Most Active Stories
- Is the Bay Area in a housing bubble or a housing crisis?
- Mission High and Bi-Rite Market partner in a neighborhood divided
- Robotic seals comfort dementia patients but raise ethical concerns
- Robots for humanity: how technology is changing the life of one Bay Area man
- Audiograph's Sound of the Week: The Church of Coltrane
Billionaires’ sailboat race may leave San Francisco in debt
On a rare, hot summer Saturday on the San Francisco Bay, a race between a pair of 10 million dollar sailboats has just begun: Team Italy against Team New Zealand. Spectators at a viewing area on San Francisco’s Embarcadero lounge on bean bag chairs. Piers 27-29 have been converted into a giant pavilion, with big screen TVs, picnic tables, a concert space, and Nespresso machines at every corner.
New Zealand rounds the final mark near the Bay Bridge. Spectators run to the edge of the pier to watch the 130-foot tall carbon fibre boat cross the finish line minutes before its competitor, Luna Rossa, owned by Prada billionaire Patrizio Bertelli.
The international sailing competitions here this summer have luxury plastered all over them. For months Oracle, Louis Vuitton, and Emirates have been competing for ad space all over the San Francisco waterfront. Throwing an event like this costs big bucks, too. The most recent estimates show San Francisco will spend 22 million dollars on building costs, port improvements, and extra police. City officials say it’s worth it.
“There’s all these incalculable things,” says Jane Sullivan, who works with the City’s Office of Economic and Workforce Development. “San Francisco is being beamed across the globe, you know, as the host of an international sporting event with these boats and our beautiful Bay highlighting San Francisco.”
Sullivan says that back in 2010, the city estimated the event would produce $1.4 billion in spending. That was when they expected 15 countries to take part. It ended up being four.
She says, “We re-did those projections in April of this year to account for basically fewer teams, which made the most significant difference, and that number came down to about $900 million.”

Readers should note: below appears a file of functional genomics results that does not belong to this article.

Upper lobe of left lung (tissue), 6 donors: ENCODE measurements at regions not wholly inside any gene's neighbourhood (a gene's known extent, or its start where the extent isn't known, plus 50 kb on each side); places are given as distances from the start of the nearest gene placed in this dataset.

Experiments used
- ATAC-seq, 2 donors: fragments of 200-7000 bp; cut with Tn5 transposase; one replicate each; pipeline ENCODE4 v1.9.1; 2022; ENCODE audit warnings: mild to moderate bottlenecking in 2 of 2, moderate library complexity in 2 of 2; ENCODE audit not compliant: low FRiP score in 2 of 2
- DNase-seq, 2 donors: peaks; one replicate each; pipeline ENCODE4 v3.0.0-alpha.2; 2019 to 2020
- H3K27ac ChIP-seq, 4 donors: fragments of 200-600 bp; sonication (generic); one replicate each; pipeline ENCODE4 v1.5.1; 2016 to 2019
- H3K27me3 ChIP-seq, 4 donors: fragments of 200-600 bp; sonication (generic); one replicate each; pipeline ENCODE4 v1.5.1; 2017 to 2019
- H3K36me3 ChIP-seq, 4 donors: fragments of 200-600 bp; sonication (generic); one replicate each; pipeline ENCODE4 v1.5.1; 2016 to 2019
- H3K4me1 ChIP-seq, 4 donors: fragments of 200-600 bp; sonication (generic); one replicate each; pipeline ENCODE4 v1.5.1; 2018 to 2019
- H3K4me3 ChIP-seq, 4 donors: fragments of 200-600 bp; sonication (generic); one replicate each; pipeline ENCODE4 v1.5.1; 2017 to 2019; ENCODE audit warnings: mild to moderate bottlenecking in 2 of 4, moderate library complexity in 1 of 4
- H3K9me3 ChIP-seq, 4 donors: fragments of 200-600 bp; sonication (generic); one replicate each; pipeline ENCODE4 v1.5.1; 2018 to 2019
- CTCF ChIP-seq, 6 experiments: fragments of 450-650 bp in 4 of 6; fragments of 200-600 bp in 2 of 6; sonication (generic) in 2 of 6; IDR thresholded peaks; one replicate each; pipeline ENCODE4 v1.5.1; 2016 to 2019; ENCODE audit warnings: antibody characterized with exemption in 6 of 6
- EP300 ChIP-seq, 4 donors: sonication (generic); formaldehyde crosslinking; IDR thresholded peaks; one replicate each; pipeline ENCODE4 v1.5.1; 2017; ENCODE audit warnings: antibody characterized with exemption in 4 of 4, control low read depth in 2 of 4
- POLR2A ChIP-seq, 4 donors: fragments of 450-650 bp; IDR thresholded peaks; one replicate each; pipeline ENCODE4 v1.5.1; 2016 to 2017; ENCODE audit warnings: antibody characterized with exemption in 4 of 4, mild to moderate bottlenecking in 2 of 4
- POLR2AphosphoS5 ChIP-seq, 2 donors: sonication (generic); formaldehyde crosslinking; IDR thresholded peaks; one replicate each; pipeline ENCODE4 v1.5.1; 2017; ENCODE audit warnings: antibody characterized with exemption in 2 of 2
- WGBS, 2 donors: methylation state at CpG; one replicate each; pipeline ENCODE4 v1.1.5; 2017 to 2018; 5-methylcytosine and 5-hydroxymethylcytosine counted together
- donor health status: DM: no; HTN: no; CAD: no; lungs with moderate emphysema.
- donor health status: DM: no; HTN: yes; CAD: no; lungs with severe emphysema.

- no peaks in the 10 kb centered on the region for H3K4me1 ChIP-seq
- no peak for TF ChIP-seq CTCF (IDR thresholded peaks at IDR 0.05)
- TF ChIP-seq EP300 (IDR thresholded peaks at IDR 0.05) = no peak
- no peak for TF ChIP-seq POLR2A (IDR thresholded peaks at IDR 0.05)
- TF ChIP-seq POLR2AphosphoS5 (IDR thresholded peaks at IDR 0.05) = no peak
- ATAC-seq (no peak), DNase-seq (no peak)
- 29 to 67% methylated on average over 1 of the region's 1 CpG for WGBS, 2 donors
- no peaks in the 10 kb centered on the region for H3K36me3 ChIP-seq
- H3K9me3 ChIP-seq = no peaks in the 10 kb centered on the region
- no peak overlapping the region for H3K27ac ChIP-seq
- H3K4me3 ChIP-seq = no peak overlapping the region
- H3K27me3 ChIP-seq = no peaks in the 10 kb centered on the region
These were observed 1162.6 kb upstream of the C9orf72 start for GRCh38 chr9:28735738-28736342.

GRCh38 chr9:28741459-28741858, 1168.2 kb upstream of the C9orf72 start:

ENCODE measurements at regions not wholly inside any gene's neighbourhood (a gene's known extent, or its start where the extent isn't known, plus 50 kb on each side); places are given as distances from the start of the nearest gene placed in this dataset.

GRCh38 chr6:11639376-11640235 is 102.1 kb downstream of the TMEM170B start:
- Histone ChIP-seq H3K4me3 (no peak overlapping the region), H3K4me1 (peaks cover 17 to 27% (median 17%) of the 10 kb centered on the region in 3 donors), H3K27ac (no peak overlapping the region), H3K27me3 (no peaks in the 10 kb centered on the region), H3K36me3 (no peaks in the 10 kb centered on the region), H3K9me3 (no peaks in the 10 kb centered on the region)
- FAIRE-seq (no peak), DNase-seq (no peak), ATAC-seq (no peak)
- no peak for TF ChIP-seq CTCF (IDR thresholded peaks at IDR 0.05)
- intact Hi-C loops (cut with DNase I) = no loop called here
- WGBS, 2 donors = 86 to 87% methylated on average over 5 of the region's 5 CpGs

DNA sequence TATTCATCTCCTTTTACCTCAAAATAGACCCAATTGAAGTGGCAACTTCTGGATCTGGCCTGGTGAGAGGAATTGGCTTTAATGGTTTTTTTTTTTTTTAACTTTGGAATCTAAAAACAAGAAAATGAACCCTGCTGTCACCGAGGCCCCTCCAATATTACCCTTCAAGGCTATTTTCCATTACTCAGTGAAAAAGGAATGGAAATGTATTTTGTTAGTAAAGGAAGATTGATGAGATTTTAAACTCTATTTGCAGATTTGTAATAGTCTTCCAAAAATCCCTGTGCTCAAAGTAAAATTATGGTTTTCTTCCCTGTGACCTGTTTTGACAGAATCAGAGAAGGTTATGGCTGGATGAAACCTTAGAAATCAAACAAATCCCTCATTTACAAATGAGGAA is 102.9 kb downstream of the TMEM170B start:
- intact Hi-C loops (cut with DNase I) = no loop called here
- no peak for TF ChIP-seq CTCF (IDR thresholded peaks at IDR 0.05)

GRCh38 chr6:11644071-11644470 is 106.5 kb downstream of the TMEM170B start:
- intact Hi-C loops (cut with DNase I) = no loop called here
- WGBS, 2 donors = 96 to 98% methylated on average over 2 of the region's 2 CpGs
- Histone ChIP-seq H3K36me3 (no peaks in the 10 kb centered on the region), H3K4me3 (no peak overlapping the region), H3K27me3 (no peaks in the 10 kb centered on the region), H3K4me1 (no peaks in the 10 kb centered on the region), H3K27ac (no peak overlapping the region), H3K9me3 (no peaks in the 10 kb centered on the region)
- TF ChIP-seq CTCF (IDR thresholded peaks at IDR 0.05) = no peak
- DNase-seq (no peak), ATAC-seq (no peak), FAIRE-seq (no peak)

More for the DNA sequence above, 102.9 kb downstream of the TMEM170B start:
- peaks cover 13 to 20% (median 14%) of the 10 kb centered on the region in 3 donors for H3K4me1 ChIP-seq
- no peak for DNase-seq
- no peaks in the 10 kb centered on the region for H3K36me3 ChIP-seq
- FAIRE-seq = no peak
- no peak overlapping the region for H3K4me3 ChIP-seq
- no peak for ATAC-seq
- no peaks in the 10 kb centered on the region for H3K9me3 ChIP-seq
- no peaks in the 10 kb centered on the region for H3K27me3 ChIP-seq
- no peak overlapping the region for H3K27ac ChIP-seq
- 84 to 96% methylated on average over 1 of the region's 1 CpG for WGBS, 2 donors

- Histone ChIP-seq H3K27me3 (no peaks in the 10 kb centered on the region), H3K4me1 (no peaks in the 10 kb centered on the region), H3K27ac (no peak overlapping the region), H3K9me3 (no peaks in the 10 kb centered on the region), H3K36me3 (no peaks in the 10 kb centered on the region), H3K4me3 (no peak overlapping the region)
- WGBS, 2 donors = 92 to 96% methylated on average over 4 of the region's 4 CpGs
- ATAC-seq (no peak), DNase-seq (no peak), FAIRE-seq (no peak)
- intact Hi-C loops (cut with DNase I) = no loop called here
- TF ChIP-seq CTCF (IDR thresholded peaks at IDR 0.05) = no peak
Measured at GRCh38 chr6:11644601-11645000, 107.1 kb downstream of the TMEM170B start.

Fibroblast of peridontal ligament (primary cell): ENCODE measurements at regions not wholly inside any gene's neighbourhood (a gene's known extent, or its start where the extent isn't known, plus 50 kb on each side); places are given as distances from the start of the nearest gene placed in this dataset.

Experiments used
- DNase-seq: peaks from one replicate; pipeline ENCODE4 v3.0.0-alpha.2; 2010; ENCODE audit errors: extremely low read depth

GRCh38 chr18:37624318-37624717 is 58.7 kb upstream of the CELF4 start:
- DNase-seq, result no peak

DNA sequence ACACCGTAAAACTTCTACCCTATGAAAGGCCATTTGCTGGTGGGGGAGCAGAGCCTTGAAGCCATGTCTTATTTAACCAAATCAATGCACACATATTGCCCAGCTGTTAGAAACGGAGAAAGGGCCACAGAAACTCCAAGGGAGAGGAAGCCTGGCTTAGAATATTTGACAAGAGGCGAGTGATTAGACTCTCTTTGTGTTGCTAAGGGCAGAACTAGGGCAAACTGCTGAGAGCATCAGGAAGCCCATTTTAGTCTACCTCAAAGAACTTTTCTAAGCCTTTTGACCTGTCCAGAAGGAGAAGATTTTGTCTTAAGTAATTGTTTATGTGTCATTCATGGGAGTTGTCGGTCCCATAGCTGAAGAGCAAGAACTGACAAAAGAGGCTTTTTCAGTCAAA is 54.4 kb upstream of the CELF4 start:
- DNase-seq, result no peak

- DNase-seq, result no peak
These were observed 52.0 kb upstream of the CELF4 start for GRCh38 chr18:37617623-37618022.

Ben Rosenfield, San Francisco’s Controller, who also serves as the America’s Cup organizing committee’s auditor, says to figure out where that $900 million is coming from, we need to think of people like Jill and Bob Randall. They’re visiting from Galveston, Texas to see their daughter and the America’s Cup.
Rosenfield says he starts counting the money the Randalls spend as soon as they fly into town.
“Flying into SFO, which is a city function,” he says, “just by virtue of landing the airport receives fees.”
Then they might spend a few nights in a hotel.
“On average they are spending $200 a night for a hotel room,” he says, “and the city has approximately a 14 percent hotel tax. So for every night they stay in San Francisco, they are generating $30 in tax revenues from hotel tax.”
And there’s more.
“While they are here they are shopping at San Francisco businesses,” he adds. “They are buying things and generating sales tax. A portion of that sales tax comes back to the city to support city services. They might have rented a car; they're parking when they go to the event. They are paying parking tax on that. And then, lastly, they are watching the event, which has a number of employees that have been brought in to build things, build boats, or to build venues, and that is generating payroll tax for the city.”
By virtue of the America’s Cup coming to town, the city expected to get anywhere from $13 to $19 million in tax revenues. But that was based on drawing 2 million fans to the sailboat races. By the end of August, only about a quarter of that number had shown up.
City budget analysts say all hotels in San Francisco were booked full for August and September. Rosenfield says that could just be a sign of a strong tourist season. And there are guys like Barry Christensen, a longtime America’s Cup fan from Seattle, who got here on his friend’s boat.
“We’re moored out here at Pier 39,” he says, “hanging on the boat and taking a layover week and having a great time enjoying the racing.”
There are just about two weeks of races left. The city is hoping more visitors will help them break even. A non-profit formed to cover costs has come up about 5 million dollars short, so far, and Rosenfield says he doubts they’re going to make it up.
“I don't think anyone’s expectations at this point is full reimbursement,” he says, “but I'm certainly hoping that that gap is as little as possible.”
It all means that when two of the most expensive sailboats in the world face off for the America’s Cup this weekend, the city of San Francisco will still be far behind.